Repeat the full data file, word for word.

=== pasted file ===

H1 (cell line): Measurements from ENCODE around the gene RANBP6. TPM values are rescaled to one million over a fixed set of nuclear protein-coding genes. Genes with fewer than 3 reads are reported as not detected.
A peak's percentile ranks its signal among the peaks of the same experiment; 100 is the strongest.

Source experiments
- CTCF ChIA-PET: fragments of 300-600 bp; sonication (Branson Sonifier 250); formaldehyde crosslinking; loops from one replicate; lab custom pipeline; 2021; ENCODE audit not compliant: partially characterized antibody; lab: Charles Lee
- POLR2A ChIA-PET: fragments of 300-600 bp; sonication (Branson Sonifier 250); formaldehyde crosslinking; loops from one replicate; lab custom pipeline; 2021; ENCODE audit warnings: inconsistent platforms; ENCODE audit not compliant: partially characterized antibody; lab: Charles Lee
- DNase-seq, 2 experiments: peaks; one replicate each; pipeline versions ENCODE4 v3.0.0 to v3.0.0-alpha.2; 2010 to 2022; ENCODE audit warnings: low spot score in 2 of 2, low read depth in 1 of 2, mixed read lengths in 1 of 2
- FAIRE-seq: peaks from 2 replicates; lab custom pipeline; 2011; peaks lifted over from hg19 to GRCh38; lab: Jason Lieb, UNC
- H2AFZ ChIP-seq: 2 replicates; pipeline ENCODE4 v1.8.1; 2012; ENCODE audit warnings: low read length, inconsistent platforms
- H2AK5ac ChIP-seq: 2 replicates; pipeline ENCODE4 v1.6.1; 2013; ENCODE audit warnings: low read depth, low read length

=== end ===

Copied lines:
H1 (cell line): Measurements from ENCODE around the gene RANBP6. TPM values are rescaled to one million over a fixed set of nuclear protein-coding genes. Genes with fewer than 3 reads are reported as not detected.
A peak's percentile ranks its signal among the peaks of the same experiment; 100 is the strongest.

Source experiments
- CTCF ChIA-PET: fragments of 300-600 bp; sonication (Branson Sonifier 250); formaldehyde crosslinking; loops from one replicate; lab custom pipeline; 2021; ENCODE audit not compliant: partially characterized antibody; lab: Charles Lee
- POLR2A ChIA-PET: fragments of 300-600 bp; sonication (Branson Sonifier 250); formaldehyde crosslinking; loops from one replicate; lab custom pipeline; 2021; ENCODE audit warnings: inconsistent platforms; ENCODE audit not compliant: partially characterized antibody; lab: Charles Lee
- DNase-seq, 2 experiments: peaks; one replicate each; pipeline versions ENCODE4 v3.0.0 to v3.0.0-alpha.2; 2010 to 2022; ENCODE audit warnings: low spot score in 2 of 2, low read depth in 1 of 2, mixed read lengths in 1 of 2
- FAIRE-seq: peaks from 2 replicates; lab custom pipeline; 2011; peaks lifted over from hg19 to GRCh38; lab: Jason Lieb, UNC
- H2AFZ ChIP-seq: 2 replicates; pipeline ENCODE4 v1.8.1; 2012; ENCODE audit warnings: low read length, inconsistent platforms
- H2AK5ac ChIP-seq: 2 replicates; pipeline ENCODE4 v1.6.1; 2013; ENCODE audit warnings: low read depth, low read length